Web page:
Every technology appears in a context, meaning there is a cultural dimension to our creations that will shape and, in turn, be shaped by them. Centauri Dreams occasionally looks at stories, novels and films that have shaped our idea of interstellar flight. Today it’s “Out Around Rigel,” by Robert H. Wilson, which ran in the December, 1931 issue of Astounding Stories. To my knowledge, Wilson published only one science fiction story, but in its day it was a bombshell.
Wilson’s tale is simple enough: two adventurers named Garth and Dunal set out from their home on a terraformed Moon of the future to travel to the star Rigel. Garth’s ship is the ultimate in new tech; he boasts that with it, they can “…go in a year to the end of the universe. But, for a starter, how about a thousand light-years around Rigel in six months?” Taking the bait, a skeptical Dunal goes onboard even as he questions Garth’s science, pointing out that Einsteinian relativity makes it clear nothing can go faster than light.
Wilson may not have understood relativity all that much better than his character Garth, but he knew enough to realize the implications of traveling at near-light speed on his crew. They make the journey to Rigel, experience time dilation without realizing what is happening, and after a series of adventures, Dunal gets back to Earth only to find that a thousand years have passed. In this passage, Dunal figures out what happened:
In our argument as to the possible speed of the Comet, Garth and I had both been right. In our reference frame, the vessel had put on an incredible velocity, and covered the nine-hundred-odd light-years around Rigel in six months. But from the viewpoint of the Moon, it had been unable to attain a velocity greater than that of light. As the accelerating energy pressed the vessel’s speed closer and closer toward that limiting velocity, the mass of the ship and of its contents had increased toward infinity. And trying to move laboriously with such vast mass, our clocks and bodies had been slowed down until to our leaden minds a year of moon time became equivalent to several hours.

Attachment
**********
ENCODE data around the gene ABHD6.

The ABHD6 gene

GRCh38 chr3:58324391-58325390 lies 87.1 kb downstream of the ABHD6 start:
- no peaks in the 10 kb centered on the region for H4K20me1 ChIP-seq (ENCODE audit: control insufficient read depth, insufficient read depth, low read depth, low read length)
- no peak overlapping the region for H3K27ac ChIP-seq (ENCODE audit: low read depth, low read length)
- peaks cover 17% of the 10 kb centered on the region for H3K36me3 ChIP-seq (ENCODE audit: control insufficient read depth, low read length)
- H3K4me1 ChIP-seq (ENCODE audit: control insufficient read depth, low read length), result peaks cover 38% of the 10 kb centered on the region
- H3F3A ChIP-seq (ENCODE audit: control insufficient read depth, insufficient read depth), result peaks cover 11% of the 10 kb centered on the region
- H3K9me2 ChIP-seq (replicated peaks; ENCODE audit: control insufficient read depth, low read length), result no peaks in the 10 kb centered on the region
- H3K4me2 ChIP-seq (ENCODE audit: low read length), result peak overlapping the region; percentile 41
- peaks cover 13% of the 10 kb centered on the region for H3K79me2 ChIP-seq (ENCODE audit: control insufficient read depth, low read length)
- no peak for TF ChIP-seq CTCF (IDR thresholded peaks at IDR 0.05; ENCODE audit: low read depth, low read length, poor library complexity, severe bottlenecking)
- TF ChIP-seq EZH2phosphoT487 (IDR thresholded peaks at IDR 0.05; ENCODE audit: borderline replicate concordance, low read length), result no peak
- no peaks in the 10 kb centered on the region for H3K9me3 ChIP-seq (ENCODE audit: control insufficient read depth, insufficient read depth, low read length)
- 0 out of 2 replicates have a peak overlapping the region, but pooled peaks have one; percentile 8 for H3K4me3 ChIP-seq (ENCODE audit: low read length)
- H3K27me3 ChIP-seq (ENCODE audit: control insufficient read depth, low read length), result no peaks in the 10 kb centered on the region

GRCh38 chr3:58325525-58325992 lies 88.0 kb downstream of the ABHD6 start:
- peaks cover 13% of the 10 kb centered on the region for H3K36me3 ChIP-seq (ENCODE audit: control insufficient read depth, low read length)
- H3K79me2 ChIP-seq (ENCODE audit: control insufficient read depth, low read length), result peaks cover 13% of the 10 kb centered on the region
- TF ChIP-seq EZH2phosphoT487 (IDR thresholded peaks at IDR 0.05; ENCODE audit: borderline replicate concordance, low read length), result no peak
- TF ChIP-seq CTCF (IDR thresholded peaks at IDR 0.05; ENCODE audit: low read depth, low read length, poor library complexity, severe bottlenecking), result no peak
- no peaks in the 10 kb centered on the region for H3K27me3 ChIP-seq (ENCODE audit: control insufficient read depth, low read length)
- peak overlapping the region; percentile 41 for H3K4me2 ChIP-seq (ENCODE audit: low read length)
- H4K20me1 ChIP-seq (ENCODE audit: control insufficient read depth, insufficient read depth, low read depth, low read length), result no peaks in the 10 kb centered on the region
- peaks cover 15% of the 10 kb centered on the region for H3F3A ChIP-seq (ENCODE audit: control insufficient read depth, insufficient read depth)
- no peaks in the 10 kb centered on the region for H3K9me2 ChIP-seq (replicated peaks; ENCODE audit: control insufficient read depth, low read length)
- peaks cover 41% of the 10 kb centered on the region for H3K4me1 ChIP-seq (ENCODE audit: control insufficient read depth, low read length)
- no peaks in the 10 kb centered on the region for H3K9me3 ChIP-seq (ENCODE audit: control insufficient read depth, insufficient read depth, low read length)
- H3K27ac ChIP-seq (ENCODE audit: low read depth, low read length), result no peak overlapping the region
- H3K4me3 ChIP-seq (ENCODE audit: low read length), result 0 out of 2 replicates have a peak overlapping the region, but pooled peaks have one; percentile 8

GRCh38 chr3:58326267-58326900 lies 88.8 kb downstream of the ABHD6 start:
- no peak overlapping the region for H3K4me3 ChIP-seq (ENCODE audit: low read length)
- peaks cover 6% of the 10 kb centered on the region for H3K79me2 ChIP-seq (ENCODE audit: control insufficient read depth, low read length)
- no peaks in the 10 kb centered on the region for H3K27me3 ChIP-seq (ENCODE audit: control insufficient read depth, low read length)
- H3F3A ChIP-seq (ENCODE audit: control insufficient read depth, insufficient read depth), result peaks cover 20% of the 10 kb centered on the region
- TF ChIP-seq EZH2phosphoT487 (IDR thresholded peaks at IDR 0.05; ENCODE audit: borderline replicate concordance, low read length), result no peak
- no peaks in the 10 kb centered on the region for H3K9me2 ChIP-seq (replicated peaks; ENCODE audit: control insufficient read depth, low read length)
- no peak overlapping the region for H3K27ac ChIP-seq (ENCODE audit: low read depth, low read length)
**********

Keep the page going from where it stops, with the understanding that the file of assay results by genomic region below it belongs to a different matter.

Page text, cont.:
It’s creaky stuff today and much of the science is wrong. A modern reader guesses instantly what is going to happen. But in its day, “Out Around Rigel” was electrifying, giving readers of the time a glimpse of how Einstein had re-written our view of the universe. By 1967, when Poul Anderson wrote about a universe-spanning journey in “To Outlive Eternity” (this would become the novel Tau Zero), he knew his readers had long ago absorbed the basic idea of time dilation. Anderson was able to use it to his advantage as he propelled an out of control Bussard ramjet so close to light speed that its crew went through entire galaxies in a time they perceived as mere seconds.
Ask any space scientist with a science fiction interest whether he or she remembers Tau Zero and you’ll get a quick smile of recognition, so pervasive has its influence become. To an earlier generation, “Out Around Rigel” served much the same function, just as science fiction in general has helped to inspire fascination with the cosmos and has nurtured some of today’s most creative scientists. The story has been reprinted twice; the more accessible volume is Damon Knight’s Science Fiction of the 30’s (New York: Bobbs-Merril, 1975).